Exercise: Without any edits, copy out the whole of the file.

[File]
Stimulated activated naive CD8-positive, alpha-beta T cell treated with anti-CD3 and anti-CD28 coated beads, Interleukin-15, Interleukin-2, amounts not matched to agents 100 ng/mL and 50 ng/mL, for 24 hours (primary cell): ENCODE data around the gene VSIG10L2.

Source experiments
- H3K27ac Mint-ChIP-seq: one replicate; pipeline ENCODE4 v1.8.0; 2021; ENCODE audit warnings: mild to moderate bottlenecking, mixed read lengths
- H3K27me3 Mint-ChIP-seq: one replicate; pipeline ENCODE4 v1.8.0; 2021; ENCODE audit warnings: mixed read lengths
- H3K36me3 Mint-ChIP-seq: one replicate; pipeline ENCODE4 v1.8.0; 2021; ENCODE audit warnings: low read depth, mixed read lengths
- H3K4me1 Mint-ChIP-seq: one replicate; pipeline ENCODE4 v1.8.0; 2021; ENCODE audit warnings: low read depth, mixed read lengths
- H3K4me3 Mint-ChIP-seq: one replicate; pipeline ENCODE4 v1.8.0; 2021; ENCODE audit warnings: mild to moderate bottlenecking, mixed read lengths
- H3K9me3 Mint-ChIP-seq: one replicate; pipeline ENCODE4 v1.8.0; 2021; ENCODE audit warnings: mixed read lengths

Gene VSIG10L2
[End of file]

Stimulated activated naive CD8-positive, alpha-beta T cell treated with anti-CD3 and anti-CD28 coated beads, Interleukin-15, Interleukin-2, amounts not matched to agents 100 ng/mL and 50 ng/mL, for 24 hours (primary cell): ENCODE data around the gene VSIG10L2.

Source experiments
- H3K27ac Mint-ChIP-seq: one replicate; pipeline ENCODE4 v1.8.0; 2021; ENCODE audit warnings: mild to moderate bottlenecking, mixed read lengths
- H3K27me3 Mint-ChIP-seq: one replicate; pipeline ENCODE4 v1.8.0; 2021; ENCODE audit warnings: mixed read lengths
- H3K36me3 Mint-ChIP-seq: one replicate; pipeline ENCODE4 v1.8.0; 2021; ENCODE audit warnings: low read depth, mixed read lengths
- H3K4me1 Mint-ChIP-seq: one replicate; pipeline ENCODE4 v1.8.0; 2021; ENCODE audit warnings: low read depth, mixed read lengths
- H3K4me3 Mint-ChIP-seq: one replicate; pipeline ENCODE4 v1.8.0; 2021; ENCODE audit warnings: mild to moderate bottlenecking, mixed read lengths
- H3K9me3 Mint-ChIP-seq: one replicate; pipeline ENCODE4 v1.8.0; 2021; ENCODE audit warnings: mixed read lengths

Gene VSIG10L2